Responding to a question at the RCGP annual conference in Glasgow last week, RCGP chair Professor Helen Stokes-Lampard said she had ‘wrestled’ with whether the college should take a political stance on Brexit.
She said that a ‘lot of people’ wanted the college to take a position on a second referendum on the final Brexit deal.
‘As a charity we can’t take a party political stance on anything,’ Professor Stokes-Lampard explained. ‘It doesn’t stop us having views, it doesn’t stop us caring about our patients.’
She said that the college could have a view on elements of Brexit that relate to patients’ health and pointed out that it had signed joint statements with the medical royal colleges and the Faculty of Public Health Medicine relating to the impact of Brexit.
‘What we haven’t done is take a position on the second referendum and in fact a lot of people would like us to do so,’ she said. ‘Our trustees are discussing the risk to the charity of us having that conversation and taking advice from the lawyers.
‘I would love us to have a debate, I think it’s important even if we can’t take a position on it. I think it’s important that people feel their voices are heard and they know that we care.’
Professor Stokes-Lampard added that the prospect of a no-deal Brexit ‘really scares me’.
As a union the BMA can take political positions and it voted to back a second referendum on the final Brexit deal at its annual representatives' meeting in June this year. The BMA also recently warned that a no-deal Brexit would be catastrophic for the NHS.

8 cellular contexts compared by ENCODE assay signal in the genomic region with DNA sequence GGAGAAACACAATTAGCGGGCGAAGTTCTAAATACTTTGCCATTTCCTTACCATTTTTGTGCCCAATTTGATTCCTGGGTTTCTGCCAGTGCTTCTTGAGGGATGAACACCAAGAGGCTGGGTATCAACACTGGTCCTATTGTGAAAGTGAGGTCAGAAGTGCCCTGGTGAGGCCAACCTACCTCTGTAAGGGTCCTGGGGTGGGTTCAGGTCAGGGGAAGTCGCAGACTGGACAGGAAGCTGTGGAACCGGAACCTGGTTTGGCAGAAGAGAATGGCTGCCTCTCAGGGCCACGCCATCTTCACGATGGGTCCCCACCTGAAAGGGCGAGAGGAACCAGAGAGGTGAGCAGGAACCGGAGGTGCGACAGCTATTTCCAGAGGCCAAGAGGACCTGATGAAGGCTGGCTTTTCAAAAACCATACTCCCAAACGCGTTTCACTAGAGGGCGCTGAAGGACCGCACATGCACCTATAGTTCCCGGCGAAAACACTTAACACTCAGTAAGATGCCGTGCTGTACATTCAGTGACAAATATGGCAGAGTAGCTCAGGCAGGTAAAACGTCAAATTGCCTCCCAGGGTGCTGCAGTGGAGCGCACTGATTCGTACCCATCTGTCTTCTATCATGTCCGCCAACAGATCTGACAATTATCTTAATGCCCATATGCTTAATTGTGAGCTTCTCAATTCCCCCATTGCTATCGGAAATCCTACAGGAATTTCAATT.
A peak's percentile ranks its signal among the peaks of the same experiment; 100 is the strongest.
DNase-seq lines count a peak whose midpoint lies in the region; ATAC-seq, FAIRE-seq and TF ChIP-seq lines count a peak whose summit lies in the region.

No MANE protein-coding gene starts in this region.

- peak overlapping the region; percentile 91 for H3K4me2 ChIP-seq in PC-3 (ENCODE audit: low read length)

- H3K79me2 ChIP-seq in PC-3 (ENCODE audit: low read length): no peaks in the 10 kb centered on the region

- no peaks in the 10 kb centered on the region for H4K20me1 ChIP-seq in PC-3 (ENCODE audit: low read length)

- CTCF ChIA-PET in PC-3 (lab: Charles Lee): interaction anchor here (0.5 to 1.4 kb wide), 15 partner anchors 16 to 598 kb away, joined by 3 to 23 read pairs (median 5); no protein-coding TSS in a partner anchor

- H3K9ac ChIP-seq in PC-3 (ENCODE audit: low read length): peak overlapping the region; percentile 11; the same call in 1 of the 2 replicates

Also speaking at the conference Professor Laura Serrant, professor of nursing at Sheffield Halam University, warned that the recent Windrush scandal, which saw people with Caribbean backgrounds wrongly detained, deported and denied legal rights, could be a small example of ‘what we might see post-Brexit if there is not a clear plan going ahead’.
‘The NHS system and the arrival of the Windrush generation are inexplicably tied,’ she said. ‘The large majority of people on that boat were nurses, doctors and healthcare professionals to staff and support the NHS that had just launched and found itself short of people.
'I feel history is repeating itself. I just think politicians needs to start thinking about the impact [of Brexit] on people – whether that’s patients or workforce.’
Earlier in the conference Scotland's cabinet secretary for sport and health Jeanne Freeman said that Brexit had made it 'even more difficult' to be a GP. 'What we have is uncertainty and anxiety at a time when we need confidence,' she said. She said she had written to all of Scotland's health boards to emphasise that all EU citizens working in the Scottish NHS were welcome.